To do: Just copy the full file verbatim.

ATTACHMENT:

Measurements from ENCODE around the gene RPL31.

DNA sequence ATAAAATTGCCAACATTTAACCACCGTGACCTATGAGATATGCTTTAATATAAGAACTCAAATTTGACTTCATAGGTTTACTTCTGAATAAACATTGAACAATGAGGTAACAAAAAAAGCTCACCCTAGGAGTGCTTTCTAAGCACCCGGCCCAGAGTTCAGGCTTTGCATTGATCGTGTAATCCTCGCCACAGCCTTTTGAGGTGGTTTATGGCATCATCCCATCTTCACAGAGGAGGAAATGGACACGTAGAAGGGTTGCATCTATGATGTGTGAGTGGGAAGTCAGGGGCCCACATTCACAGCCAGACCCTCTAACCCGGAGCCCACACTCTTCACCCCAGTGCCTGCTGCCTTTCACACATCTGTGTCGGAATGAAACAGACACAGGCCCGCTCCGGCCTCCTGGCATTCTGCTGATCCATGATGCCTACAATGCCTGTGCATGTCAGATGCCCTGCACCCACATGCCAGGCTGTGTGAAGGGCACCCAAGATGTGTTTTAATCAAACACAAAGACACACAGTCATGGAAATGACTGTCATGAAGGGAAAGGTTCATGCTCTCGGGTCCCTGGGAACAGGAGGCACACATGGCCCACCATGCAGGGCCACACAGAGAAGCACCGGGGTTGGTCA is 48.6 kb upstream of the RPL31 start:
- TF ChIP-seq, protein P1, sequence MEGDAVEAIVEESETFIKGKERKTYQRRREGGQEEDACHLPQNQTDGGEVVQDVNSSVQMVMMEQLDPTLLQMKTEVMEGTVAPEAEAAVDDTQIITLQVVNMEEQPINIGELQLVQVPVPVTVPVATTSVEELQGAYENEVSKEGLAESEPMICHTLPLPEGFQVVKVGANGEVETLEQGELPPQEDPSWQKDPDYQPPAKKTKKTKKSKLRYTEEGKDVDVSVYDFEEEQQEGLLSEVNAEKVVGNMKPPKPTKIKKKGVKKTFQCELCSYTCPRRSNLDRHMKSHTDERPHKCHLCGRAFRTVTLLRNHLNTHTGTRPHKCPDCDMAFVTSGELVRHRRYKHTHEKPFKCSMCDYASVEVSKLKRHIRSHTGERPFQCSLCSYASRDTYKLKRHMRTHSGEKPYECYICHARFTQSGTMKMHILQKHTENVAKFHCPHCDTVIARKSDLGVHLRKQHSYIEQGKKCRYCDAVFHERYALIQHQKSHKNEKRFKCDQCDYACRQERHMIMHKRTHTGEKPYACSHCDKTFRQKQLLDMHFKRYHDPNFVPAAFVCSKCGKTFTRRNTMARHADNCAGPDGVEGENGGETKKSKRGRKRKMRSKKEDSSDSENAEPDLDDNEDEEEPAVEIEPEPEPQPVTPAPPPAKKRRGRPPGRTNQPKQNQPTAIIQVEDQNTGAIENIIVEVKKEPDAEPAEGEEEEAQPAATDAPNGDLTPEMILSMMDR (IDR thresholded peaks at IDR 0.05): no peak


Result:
Measurements from ENCODE around the gene RPL31.

DNA sequence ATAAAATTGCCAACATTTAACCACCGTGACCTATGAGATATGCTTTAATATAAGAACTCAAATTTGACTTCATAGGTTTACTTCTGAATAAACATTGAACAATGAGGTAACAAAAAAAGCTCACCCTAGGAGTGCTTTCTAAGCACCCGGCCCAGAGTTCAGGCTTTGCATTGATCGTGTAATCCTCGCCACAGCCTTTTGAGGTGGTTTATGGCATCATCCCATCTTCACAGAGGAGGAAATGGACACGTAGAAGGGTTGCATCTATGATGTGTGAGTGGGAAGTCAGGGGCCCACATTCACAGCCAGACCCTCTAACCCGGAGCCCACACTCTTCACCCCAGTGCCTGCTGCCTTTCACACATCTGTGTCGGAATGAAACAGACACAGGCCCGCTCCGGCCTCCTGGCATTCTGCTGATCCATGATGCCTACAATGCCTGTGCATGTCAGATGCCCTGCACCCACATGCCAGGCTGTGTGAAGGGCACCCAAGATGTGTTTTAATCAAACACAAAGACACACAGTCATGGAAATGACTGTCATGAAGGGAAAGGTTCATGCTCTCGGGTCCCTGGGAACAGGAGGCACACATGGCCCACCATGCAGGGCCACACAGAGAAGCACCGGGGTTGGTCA is 48.6 kb upstream of the RPL31 start:
- TF ChIP-seq, protein P1, sequence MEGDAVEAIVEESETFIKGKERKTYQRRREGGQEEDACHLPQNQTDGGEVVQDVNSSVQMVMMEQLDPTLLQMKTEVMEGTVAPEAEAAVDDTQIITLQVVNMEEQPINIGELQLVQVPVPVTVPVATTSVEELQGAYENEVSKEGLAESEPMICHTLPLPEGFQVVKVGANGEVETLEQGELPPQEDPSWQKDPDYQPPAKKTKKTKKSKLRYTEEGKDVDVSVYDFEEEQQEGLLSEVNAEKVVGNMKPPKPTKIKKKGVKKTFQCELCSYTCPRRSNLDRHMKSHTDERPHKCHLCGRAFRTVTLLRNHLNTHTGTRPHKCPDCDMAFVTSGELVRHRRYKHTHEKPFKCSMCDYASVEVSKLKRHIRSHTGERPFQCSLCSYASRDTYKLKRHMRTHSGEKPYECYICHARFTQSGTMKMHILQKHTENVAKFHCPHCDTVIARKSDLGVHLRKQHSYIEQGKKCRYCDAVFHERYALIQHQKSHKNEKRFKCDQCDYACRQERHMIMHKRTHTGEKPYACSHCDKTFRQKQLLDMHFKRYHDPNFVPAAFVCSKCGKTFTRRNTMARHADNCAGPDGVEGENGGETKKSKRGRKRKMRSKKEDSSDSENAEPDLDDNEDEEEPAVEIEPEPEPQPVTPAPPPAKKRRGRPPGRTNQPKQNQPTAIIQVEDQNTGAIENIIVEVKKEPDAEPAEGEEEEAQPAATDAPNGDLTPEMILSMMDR (IDR thresholded peaks at IDR 0.05): no peak